Genetic modification presents a more radical solution. By splicing Xenomorph DNA with genes responsible for docility in other species, scientists could create a genetically modified Xenomorph with a naturally tame disposition. The mad Doctor Ernst Kleist was the creator of a genetically enhanced strand of Xenomorphs in Aliens: Rogue, including the Alien King. These Aliens were somewhat docile at first but still turned out to be aggressive later. Specifically, the Alien King went on a wild rampage in the secret research base, even attacking the Alien Queen, but losing the fight in the end.
Android Xenomorphs Are Friendly
In a fusion of biology and technology, the concept of Android Xenomorphs emerges. These synthetic versions, programmed to be non-aggressive and cooperative, interact safely with humans while retaining the physical prowess of their organic counterparts. Many android Xenomorphs have been developed in the Expanded Universe, including Jeri from Aliens: Stronghold and Norbert from Aliens: Harvest. Often, the real Xenomorphs ignore these robotic versions of themselves, as they sometimes ignore all androids, including ones with human likenesses.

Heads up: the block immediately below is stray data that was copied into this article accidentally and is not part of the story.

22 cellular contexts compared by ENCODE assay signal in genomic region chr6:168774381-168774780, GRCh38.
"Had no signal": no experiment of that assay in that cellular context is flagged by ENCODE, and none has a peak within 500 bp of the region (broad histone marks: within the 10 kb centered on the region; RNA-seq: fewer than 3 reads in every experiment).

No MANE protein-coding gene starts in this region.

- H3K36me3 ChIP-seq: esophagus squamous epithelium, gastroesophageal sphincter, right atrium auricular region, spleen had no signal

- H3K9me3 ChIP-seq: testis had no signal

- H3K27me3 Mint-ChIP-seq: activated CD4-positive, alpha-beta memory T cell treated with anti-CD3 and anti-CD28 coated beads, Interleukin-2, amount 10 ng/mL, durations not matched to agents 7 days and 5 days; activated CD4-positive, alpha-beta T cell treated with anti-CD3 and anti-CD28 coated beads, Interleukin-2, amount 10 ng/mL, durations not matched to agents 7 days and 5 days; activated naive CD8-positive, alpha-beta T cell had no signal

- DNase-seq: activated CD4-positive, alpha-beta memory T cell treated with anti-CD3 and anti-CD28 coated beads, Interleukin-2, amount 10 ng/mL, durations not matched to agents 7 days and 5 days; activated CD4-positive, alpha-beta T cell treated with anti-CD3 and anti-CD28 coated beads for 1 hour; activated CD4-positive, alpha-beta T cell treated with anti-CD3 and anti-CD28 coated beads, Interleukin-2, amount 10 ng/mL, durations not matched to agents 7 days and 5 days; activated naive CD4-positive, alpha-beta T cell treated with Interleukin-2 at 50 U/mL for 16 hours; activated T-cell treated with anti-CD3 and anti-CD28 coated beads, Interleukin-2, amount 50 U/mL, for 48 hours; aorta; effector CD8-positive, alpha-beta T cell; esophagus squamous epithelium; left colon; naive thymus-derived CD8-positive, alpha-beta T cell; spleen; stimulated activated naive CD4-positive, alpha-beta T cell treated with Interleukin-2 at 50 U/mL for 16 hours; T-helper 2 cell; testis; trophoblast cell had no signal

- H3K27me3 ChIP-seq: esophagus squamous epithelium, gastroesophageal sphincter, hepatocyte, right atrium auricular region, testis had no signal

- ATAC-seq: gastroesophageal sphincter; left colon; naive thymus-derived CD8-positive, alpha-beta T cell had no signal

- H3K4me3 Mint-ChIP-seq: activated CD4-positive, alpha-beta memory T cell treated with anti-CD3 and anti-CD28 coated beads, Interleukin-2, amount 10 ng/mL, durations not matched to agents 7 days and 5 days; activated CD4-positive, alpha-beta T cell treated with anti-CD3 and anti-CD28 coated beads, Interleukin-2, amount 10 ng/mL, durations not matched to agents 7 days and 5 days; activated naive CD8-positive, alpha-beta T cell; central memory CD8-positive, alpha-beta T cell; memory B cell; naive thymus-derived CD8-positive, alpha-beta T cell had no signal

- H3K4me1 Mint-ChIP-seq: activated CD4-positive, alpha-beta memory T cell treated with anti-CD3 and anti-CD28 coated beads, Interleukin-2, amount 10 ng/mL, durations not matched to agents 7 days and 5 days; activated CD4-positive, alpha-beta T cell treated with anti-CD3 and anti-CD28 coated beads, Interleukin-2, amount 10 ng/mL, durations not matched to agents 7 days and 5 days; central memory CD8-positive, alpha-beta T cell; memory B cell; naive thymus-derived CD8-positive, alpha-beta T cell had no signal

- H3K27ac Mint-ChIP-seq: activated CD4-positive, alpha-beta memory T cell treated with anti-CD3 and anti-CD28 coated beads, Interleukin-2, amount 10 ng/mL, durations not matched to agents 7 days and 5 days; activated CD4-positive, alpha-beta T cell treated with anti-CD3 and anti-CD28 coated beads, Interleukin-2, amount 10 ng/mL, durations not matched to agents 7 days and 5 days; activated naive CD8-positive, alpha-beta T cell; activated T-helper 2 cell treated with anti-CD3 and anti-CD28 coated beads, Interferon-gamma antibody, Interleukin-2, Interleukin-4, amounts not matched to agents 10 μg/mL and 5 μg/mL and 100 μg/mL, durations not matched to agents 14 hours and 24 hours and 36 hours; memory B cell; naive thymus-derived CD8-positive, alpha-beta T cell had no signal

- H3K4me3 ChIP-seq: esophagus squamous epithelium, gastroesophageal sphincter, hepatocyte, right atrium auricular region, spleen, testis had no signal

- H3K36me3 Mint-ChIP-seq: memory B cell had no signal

Carrying A (Dead) Chestburster
In the unique dynamics of Xenomorph behavior, an individual carrying a Chestburster inside them often goes ignored by these creatures. This phenomenon suggests a possible method of evasion or coexistence, but only for a short while. Intriguingly, there are instances where the Chestburster has died while still within the host, yet the Xenomorphs continue to disregard the host's presence. This happened with Paul Church in Aliens: Labyrinth, who was facehugged in a hive infected with an unknown sickness, leading to impotent Xenomorphs. Church was ignored by the Xenomorphs, escaped the hive, and surgically removed the dead chestburster by himself.
Joining A Xenomorph Cult
Lastly, the emergence of Xenomorph cults, groups of humans who revere and worship these creatures, presents a unique social dynamic. These cults might develop ways of coexisting with or even taming Xenomorphs, driven by religious or ideological beliefs. Many Xenomorph cults exist in the Alien universe, with varying degrees of cooperation with the Xenomorphs. Some cults were telepathically controlled by the Queen Mother to do their bidding. Another cult called the "Darwin Era" from Aliens: Dark Descent resorted to carrying semi-dormant chestbursters inside their bodies (named Guardians), to gain the effect mentioned earlier.
In conclusion, the taming of the Xenomorph remains very difficult and the methods provided here don't always work. The best solution seems to be to go through the Alien Queen and gain leverage over her in some way, including threatening her children. This in return will gain access to her minions thanks to the hive mind of the Xenomorphs, by following their leader. Exploiting the Xenomorph weakness of ignoring androids (including android Xenomorphs) seems to be the second-best viable option. But perhaps best of all, it's better to avoid Xenomorphs altogether and nuke them from orbit.